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Templeton.org is in English. Only a few pages are translated into other languages.

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Usted está viendo Templeton.org en español. Tenga en cuenta que solamente hemos traducido algunas páginas a su idioma. El resto permanecen en inglés.

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Você está vendo Templeton.org em Português. Apenas algumas páginas do site são traduzidas para o seu idioma. As páginas restantes são apenas em Inglês.

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أنت تشاهد Templeton.org باللغة العربية. تتم ترجمة بعض صفحات الموقع فقط إلى لغتك. الصفحات المتبقية هي باللغة الإنجليزية فقط.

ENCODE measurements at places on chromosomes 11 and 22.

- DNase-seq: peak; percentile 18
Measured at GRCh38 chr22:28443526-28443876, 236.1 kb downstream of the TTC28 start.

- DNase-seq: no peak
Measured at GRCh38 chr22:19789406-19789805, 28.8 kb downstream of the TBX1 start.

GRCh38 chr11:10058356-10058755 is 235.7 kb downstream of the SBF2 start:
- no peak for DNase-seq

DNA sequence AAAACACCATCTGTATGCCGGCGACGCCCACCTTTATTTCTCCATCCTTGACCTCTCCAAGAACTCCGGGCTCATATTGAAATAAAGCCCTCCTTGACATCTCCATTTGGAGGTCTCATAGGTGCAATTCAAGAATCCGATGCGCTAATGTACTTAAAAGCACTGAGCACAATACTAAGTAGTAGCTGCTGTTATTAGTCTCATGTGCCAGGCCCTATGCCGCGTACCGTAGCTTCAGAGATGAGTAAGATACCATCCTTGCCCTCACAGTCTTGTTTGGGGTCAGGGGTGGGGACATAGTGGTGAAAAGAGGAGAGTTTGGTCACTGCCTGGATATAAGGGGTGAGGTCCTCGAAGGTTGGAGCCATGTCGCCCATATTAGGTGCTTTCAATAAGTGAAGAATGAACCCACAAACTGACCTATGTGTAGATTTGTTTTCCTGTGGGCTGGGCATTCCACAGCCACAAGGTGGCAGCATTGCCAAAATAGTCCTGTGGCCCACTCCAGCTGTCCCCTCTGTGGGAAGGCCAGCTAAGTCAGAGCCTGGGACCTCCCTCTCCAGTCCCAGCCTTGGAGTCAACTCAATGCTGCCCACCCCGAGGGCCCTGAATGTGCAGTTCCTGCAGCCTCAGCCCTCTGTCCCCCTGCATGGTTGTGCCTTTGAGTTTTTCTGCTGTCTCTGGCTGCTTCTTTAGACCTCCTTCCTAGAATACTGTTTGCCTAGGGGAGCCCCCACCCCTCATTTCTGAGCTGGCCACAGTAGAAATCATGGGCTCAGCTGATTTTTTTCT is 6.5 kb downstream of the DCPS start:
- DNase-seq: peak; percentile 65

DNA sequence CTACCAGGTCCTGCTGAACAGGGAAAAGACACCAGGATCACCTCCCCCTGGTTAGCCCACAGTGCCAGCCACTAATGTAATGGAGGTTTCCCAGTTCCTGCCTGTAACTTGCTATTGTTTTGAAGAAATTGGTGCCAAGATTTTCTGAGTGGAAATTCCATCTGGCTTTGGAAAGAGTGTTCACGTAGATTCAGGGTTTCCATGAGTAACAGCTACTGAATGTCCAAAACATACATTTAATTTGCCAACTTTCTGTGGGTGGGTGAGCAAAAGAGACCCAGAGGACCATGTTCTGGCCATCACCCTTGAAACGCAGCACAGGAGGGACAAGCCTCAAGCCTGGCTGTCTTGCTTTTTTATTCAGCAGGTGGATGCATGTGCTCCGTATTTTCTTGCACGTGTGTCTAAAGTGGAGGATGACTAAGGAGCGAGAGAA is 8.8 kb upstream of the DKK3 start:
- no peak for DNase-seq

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Within the cognitive science of religion, there is debate about the extent to which religious belief is the byproduct of natural cognitive biases (naturalness hypothesis) versus cultural transmission (cultural exposure hypothesis). Researchers point to evidence from developmental psychological research to support both hypotheses, although in these studies, it is often difficult to parse the role of cultural inputs versus cognitive biases in shaping children’s religious beliefs since the children studied are often from religious backgrounds or their religious backgrounds are unknown. Thus, it is critical to examine the extent to which children from nonreligious families (e.g., those with potentially limited religious cultural input) display previously studied beliefs and behaviors. Little is known, however, about the home belief environments of nonreligious families—a growing U.S. demographic—and even less is known about the mechanisms by which children in these families develop an understanding of religious concepts. The goal of this project is to systematically explore the development of children’s beliefs in nonreligious households by evaluating both their own and their parents’ beliefs. Our proposal has two central Aims. First, we will identify beliefs about religion and religion-relevant cognitive biases held by nonreligious parents to more fully categorize the types of individuals who identify as nonreligious. Second, we will explore the extent to which parents’ beliefs are associated with children’s beliefs and biases. Together, these aims will result in a more complete understanding of the development of children’s beliefs in nonreligious households with an eye to exploring the role of cultural transmission versus cognitive biases in the acquisition of religious belief. In addition, we will develop a flexible online testing system to secure a geographically-diverse sample and provide a basis for advancing methods in child development research.